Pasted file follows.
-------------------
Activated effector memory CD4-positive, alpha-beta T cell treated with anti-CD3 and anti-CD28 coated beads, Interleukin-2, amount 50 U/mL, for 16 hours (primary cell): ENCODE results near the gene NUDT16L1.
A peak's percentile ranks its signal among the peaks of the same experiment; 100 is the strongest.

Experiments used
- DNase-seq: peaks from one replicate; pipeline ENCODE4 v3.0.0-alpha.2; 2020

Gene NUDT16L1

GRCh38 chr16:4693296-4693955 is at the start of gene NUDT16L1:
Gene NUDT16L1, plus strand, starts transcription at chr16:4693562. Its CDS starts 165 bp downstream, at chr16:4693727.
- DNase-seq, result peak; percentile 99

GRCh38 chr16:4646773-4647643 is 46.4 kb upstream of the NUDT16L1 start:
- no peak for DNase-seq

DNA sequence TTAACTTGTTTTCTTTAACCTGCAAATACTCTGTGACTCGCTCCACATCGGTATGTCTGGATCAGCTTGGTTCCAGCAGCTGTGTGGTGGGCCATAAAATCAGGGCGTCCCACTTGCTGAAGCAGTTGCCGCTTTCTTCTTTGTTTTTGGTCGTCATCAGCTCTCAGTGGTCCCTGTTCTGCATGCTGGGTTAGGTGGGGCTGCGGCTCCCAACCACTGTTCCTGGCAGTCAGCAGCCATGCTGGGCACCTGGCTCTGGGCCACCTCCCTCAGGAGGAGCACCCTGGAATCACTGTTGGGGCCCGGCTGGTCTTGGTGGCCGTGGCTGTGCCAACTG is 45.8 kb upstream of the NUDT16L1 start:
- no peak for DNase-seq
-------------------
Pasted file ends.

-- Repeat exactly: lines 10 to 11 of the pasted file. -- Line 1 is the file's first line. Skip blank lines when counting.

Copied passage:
- no peak for DNase-seq

DNA sequence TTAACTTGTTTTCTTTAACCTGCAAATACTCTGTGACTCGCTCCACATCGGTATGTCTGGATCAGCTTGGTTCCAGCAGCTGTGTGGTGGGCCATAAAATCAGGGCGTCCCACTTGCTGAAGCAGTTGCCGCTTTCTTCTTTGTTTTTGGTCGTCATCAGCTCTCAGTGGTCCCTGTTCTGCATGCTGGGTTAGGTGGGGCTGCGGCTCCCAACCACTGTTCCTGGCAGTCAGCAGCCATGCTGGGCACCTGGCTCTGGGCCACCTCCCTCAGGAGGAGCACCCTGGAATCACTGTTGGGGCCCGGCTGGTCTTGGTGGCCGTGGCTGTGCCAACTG is 45.8 kb upstream of the NUDT16L1 start: